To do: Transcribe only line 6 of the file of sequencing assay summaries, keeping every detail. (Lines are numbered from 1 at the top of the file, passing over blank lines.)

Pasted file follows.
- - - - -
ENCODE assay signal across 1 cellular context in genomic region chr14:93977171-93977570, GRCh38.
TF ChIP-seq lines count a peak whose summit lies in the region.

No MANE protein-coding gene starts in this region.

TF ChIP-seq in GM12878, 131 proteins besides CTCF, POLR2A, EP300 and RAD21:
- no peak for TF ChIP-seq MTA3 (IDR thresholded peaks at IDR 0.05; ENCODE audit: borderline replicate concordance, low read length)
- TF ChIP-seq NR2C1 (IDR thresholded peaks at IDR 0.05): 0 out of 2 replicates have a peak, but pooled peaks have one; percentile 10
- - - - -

- TF ChIP-seq NR2C1 (IDR thresholded peaks at IDR 0.05): 0 out of 2 replicates have a peak, but pooled peaks have one; percentile 10